“I’m just hanging around the house with my boobs out,” says Carrie Coon on a recent Wednesday afternoon as she nestles into position to nurse her newborn son. It’s only been eight days since the actress – who between The Leftovers and Fargo is arguably the reigning queen of weird prestige TV – went into labor, rushing to the hospital to have the breech baby delivered by C-section. “But I’m doing pretty well, considering,” she says now, cheerily. “I grew up in a family with five kids. I grew up with babies. So babies have never been particularly intimidating to me.”
Nor, it seems, has much. Certainly, Coon was not intimidated by the prospect of playing the lead in her Ohio high school’s rendition of Our Town, though she only auditioned because she’d been “waiting for soccer practice to start.” Nor was she put off by the banging headboard in the neighboring hotel room during a weekend trip to audition for drama grad schools: “My grandma and I are just laying there in the dark, and she says, ‘Well, it sounds like those people are having sex!'” Or the fact that she might not have had much business being there: “My mom and my aunt and my grandma are playing cards and drinking martinis in the lobby, and I look around and there are all these theater kids doing vocal exercises and stretches, and I think, ‘Wow, I guess I’m supposed to be doing all this stuff. I have no idea what I’m doing.'” Or that her offer to attend UW Madison “was pretty much a desperate last offer because they’d been turned down by a lot of other students” and that she’d need to spend the next three years living off the $9,000 annual stipend they’d given her to be a TA. “Which, I like to brag, I survived on by cooking chili on Sundays and putting it in the freezer. It was just this big adventure.”
It’s that sangfroid, that Midwestern inability to, as they say, get one’s panties in a wad that served Coon well in 2010, when she walked into a callback audition for the Steppenwolf Theatre’s Who’s Afraid of Virginia Woolf and found herself face-to-face with writer and actor Tracy Letts. She’d heard of his Pulitzer-Prize winning play August Osage County, but, she says, “I thought he was a girl. I thought, ‘Huh…good for that girl! That gal writing that fantastic play. You go!’ If I had known more, I would have been a lot more scared.”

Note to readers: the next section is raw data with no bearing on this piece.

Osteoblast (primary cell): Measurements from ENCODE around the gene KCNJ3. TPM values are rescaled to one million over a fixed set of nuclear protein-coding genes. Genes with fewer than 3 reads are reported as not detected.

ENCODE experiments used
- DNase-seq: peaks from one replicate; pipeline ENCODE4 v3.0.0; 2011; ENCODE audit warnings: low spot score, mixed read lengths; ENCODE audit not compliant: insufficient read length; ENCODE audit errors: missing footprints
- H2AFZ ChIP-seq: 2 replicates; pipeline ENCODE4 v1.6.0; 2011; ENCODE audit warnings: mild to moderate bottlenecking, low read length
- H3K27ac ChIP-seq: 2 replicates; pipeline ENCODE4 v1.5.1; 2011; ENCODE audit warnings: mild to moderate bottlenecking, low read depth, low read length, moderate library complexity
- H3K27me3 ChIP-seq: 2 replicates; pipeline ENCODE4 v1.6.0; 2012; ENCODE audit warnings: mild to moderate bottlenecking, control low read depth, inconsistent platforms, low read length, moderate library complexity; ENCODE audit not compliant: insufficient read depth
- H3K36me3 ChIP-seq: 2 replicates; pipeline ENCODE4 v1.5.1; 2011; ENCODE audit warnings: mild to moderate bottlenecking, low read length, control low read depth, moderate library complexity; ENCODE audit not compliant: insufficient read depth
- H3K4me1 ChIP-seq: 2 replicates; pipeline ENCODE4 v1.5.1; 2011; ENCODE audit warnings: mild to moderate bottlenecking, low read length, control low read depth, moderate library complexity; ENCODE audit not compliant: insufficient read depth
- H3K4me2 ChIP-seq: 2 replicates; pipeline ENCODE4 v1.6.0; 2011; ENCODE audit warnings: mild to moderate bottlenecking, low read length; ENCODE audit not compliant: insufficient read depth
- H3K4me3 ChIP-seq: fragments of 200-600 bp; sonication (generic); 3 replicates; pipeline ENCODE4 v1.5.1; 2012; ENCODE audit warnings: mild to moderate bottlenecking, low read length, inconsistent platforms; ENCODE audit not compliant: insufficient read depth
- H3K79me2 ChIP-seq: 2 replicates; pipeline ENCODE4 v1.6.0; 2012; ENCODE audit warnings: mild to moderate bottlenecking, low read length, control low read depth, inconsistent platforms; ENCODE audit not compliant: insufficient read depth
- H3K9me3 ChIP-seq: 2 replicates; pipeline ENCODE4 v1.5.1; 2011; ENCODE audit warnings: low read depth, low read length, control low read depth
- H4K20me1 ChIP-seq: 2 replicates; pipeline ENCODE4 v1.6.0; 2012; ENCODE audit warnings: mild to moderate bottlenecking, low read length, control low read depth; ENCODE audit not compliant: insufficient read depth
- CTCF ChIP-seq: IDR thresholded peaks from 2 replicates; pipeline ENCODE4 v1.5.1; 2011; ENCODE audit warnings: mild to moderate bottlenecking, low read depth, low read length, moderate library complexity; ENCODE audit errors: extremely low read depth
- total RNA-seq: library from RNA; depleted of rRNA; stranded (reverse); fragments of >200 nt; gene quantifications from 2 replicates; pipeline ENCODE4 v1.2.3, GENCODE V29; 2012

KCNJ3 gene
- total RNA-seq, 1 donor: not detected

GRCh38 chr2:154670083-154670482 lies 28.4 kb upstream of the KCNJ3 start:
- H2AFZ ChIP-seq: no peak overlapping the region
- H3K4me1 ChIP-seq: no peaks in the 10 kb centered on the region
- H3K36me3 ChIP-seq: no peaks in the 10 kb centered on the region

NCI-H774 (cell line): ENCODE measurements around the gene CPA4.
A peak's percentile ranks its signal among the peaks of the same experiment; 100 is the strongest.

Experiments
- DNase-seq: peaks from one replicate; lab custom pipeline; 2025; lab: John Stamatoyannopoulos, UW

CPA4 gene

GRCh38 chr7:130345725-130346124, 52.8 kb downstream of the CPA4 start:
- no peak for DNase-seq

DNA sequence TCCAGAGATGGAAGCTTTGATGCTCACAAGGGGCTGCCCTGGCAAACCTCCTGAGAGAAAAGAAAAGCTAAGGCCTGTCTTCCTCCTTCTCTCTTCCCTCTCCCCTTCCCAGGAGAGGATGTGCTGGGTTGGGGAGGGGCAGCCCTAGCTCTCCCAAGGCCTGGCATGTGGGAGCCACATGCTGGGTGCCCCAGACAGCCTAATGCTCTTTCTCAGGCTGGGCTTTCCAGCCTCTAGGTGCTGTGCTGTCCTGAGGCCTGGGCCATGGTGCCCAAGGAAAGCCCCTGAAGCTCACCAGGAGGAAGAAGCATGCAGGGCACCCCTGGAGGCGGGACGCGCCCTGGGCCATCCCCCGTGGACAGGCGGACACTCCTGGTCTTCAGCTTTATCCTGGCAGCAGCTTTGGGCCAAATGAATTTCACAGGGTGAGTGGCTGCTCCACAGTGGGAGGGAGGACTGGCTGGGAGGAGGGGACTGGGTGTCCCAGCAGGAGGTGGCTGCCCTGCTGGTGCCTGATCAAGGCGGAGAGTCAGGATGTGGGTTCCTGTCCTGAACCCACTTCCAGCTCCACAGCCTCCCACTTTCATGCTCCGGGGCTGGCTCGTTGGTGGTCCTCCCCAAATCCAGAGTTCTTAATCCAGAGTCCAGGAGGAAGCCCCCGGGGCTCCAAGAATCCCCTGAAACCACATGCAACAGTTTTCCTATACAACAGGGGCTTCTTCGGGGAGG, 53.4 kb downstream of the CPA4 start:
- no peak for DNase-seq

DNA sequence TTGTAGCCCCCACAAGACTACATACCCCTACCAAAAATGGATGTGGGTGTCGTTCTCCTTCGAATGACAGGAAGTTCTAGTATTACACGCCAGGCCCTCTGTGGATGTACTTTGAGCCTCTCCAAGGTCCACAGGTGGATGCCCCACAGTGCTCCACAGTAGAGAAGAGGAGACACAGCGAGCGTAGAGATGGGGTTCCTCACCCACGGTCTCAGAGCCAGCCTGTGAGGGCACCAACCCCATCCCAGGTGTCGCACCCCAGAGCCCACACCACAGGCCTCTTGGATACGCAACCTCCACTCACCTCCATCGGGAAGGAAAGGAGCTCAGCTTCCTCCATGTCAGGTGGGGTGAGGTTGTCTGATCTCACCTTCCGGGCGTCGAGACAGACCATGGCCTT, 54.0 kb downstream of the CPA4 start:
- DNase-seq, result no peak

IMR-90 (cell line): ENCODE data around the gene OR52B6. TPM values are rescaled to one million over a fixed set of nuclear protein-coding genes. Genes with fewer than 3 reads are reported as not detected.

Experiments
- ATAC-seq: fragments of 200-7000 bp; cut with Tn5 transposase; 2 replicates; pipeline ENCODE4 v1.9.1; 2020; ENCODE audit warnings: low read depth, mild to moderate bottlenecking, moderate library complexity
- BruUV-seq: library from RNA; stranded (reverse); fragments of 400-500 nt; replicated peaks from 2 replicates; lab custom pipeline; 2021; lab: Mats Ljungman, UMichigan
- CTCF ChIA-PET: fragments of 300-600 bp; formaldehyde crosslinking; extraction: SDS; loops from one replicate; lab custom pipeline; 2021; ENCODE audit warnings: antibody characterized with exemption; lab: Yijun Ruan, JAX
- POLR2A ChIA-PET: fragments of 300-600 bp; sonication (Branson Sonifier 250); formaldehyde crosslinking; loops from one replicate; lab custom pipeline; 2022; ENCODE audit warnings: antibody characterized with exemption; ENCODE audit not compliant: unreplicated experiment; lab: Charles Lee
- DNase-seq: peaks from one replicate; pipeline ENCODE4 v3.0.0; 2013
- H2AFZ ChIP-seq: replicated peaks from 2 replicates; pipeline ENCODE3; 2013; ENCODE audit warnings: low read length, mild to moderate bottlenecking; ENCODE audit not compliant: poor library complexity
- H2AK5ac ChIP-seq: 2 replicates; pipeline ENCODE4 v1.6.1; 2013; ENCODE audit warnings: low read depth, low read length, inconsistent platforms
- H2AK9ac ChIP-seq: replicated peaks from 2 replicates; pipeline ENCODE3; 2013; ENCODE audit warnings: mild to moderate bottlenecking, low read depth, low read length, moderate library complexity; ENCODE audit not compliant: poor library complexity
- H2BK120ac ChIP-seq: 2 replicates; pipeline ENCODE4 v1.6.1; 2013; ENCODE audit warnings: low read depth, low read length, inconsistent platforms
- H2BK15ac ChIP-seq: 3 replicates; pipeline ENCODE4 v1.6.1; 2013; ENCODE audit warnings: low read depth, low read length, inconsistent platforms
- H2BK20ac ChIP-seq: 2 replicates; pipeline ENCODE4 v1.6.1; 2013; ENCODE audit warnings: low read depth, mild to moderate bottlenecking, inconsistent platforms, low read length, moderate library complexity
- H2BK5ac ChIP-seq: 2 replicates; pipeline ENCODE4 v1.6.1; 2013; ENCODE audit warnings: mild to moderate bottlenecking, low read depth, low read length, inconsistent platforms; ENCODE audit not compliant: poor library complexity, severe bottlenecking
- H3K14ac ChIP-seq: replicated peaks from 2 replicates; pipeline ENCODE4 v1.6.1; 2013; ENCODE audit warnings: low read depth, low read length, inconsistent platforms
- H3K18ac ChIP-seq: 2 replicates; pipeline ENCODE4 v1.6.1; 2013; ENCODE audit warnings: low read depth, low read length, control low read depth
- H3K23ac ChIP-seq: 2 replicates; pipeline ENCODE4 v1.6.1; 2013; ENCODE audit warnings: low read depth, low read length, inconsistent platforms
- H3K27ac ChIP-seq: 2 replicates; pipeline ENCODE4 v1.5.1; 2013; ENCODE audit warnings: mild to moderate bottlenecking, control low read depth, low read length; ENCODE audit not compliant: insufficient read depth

Coon was wearing a bikini and about to audition for a beer commercial – “I was getting ready for the humiliation of parading my pale, pale body in a room of really beautiful women” – when she got the call from her agent that she had gotten the part. Letts won a Tony for his role in the play, which transferred from Chicago to Broadway. But Coon’s standout performance earned the attention of the casting director for HBO’s dystopian drama The Leftovers. “I’d only done guest spots on TV at that point,” Coon says. She’d never even been to L.A. But her portrayal of a grieving mother had such gravitational pull that by the series end, the whole show may as well have belonged to her. She was nominated for an Emmy for Fargo (and won a Critics Choice Award for The Leftovers). And a reputation as an actor who can do pretty much anything, whose gravitas and sangfroid can root even the most outlandish of concepts in the pressing here and now.
Which means that the 37-year-old Coon has found herself in possession of that rare career in which a woman gets to play flesh-and-bone, fully-realized characters, as she did in the third season of Fargo. And David Fincher’s Gone Girl. And Spielberg’s The Post. “I didn’t expect to pursue acting at all,” she says now. “Let alone TV and film, let along New York or L.A. I was quite content doing Shakespeare out in Wisconsin.”
Now she lives in Chicago with Letts, who she married in 2013 in a hospital room where he was recovering from emergency gallbladder surgery. They’d planned to go to city hall, but rather than let their marriage license expire, Coon simply went to find the hospital chaplain. Letts was “high as a kite” on painkillers, Coon was wearing his T-shirt, and the chaplain had never performed a marriage before and agreed to fudge the date on the registration. “Tracy’s WGA insurance covered that whole visit, so it was a very inexpensive wedding,” Coon says, laughing. She got pregnant when both she and Letts were on the set of The Post: “It’s our Spielberg baby.”
As for what’s next, she and Letts are “waiting to see who gets the next big offer that we can’t refuse.” In the meantime, she says, they’re enjoying the excuse to stay home that new parenthood offers. “I haven’t been home in years,” she says. “So we’re gonna eat some chicken paprikash and just sit around.”